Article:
There are three ice walks in Alberta – and they all provide unforgettable experiences. Enjoy a high fun factor as you slip slide along frozen rivers, stopping to admire icy waterfalls or beautiful ice formations. On one of the ice walks in Alberta you can slither into a cave and stand behind a curtain of frozen water. On another, you can enjoy the view down into a multi-hued canyon while standing on a cantilevered catwalk while on, yet another ice walk you can if you know where to look, find pictographs.
All three ice walks in Alberta – Maligne Canyon, Johnston Canyon and Grotto Canyon can be done with or without a guide. But if you really want to learn about the natural history of the canyons, then a guided tour is the way to go. And during COVID, it’s the really the only way you can visit Johnston Canyon unless you’re up for an epic kind of day. (More below.)
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If you do any of the ice walks in Alberta on your own, be smart. Take a pair of icers so you don’t fall and bang your head. A hiking pole is very handy on the Grotto Canyon Ice Walk as there are long stretches of smooth ice that resemble a skating rink. And dress for the conditions. It can be chilly in the canyons as some sections don’t get a lot of sun. A pair of handwarmers could be a welcome addition too.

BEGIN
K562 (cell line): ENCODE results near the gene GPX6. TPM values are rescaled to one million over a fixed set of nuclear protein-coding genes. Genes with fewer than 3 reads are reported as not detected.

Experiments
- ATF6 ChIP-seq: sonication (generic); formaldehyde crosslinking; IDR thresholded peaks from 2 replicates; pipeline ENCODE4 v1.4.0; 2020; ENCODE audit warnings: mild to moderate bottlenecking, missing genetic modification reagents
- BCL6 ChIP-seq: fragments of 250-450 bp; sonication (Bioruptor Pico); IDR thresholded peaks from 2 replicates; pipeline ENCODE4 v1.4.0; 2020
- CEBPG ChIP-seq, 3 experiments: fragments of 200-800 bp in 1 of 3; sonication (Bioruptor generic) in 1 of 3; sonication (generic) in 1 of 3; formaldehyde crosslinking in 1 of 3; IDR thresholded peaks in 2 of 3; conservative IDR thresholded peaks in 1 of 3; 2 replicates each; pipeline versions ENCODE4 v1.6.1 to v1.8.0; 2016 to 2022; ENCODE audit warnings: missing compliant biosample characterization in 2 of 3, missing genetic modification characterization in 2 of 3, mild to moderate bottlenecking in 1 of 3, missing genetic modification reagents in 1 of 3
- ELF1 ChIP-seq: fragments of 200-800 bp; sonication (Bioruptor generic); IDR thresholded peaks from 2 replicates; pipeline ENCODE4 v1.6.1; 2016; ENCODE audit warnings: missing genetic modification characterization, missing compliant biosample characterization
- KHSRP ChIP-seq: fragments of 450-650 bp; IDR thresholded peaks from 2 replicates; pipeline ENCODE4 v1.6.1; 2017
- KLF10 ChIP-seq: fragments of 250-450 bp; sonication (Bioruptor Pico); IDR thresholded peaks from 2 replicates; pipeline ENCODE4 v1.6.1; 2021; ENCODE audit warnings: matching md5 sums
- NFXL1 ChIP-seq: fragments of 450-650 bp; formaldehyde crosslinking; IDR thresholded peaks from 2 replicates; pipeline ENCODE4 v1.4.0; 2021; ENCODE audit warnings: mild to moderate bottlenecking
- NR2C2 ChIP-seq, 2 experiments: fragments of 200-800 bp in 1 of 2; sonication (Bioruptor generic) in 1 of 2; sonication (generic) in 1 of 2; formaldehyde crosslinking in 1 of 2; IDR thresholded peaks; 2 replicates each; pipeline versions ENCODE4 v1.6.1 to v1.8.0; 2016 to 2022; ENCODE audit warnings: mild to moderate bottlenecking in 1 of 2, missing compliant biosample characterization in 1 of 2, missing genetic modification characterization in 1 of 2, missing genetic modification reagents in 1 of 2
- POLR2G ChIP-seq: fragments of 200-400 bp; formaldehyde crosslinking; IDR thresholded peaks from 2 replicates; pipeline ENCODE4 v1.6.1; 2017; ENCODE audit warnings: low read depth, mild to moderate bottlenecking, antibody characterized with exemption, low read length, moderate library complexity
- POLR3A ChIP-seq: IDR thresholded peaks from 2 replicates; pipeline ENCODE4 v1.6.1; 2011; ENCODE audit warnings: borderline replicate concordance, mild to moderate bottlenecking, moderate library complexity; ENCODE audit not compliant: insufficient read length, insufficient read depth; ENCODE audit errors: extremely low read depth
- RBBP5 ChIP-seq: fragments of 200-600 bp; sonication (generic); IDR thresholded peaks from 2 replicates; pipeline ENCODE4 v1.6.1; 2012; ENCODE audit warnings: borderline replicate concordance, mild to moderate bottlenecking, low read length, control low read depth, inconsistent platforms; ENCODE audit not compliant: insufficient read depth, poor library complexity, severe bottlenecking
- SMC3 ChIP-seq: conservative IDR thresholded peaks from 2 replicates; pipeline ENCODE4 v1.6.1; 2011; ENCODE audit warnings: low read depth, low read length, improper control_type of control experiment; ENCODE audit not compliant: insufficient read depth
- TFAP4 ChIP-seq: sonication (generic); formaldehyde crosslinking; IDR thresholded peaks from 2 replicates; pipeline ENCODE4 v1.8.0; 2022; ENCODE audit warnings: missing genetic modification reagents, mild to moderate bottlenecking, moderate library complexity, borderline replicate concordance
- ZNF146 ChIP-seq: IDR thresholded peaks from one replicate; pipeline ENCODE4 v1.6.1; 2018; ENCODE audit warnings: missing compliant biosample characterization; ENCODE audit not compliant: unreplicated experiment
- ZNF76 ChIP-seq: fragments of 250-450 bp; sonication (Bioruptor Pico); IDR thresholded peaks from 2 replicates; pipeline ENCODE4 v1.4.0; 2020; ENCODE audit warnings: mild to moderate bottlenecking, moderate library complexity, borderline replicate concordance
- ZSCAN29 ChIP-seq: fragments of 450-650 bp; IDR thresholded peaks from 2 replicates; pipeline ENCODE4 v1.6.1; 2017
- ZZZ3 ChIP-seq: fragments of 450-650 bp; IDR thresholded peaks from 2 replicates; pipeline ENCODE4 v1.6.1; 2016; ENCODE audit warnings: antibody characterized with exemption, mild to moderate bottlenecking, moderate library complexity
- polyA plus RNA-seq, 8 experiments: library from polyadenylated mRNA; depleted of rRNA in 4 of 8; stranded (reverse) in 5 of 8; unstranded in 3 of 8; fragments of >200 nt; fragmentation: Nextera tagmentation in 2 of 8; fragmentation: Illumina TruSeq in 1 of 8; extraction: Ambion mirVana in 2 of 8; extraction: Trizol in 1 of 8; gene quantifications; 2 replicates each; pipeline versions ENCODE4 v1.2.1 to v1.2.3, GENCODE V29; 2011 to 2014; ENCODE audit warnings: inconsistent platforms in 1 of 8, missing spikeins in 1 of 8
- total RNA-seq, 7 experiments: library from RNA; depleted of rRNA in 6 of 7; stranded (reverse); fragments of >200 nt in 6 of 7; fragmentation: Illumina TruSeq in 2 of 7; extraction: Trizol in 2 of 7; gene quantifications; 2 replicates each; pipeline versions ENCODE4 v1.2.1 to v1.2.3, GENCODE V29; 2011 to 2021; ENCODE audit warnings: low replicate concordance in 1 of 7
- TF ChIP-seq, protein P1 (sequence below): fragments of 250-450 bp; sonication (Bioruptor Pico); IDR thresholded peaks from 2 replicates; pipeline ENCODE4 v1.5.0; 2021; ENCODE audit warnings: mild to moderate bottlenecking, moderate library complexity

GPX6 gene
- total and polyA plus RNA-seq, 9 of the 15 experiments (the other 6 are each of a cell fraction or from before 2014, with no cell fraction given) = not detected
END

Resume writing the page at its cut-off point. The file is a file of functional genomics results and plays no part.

Ice walks in Alberta guided tours
Check out Get Your Guide and the tours they offer. They have a morning and afternoon Johnston Canyon Ice Walk tour, an evening Johnston Canyon Ice Walk, and a Grotto Canyon Ice Walk. In Jasper they also offer a 3.5 hour guided tour – which I’ve done. Without a guide, there is no way I would have seen or entered the cave we passed pictured below.
The Johnston Canyon Ice Walk in Banff National Park
The Johnston Canyon Ice Walk is one of the classic winter activities in Banff. It’s usually very busy unless you visit early or late in the day, but don’t let that deter you. It’s a memorable half day adventure, no matter when you go.
I’ve done the Johnston Canyon Ice Walk under a variety of conditions. Sometimes it’s simply an easy walk up to the second set of falls while on other occasions, it’s so icy and slippery that without a set of icers, it would be tough though fun going.
The Lower Falls are just 1.1 km up the canyon. While they’re a worthy destination, I would encourage you to continue to the second set of falls, just 2.7 km from the trailhead to see the massive frozen waterfall – and sometimes, ice climbers in action.
The hike is never onerous. There are a couple of short, steep sections but over 2.7 km you only gain 120 m, so this is a very family-friendly outing. Allow 2 – 3 hours to do the return trip, depending on your hiking speed and how many stops you make.
From the Upper Falls you follow a less trodden trail to see the view above the falls. Energetic hikers and snowshoers can then pick up the trail to the Ink Pots and make a day of it. But you’ll probably need snowshoes to do this.
Good to know before you go in 2021: The Johnston Canyon Ice Walk is difficult to access this year because of COVID. Highway 1A is closed to the trailhead. But if you go with a guide, they can offer a shuttle service. Or you can go self-propelled on foot or by snowshoes but count on a long day of easy hiking. The good news – you’ll probably have Johnston Canyon to yourself.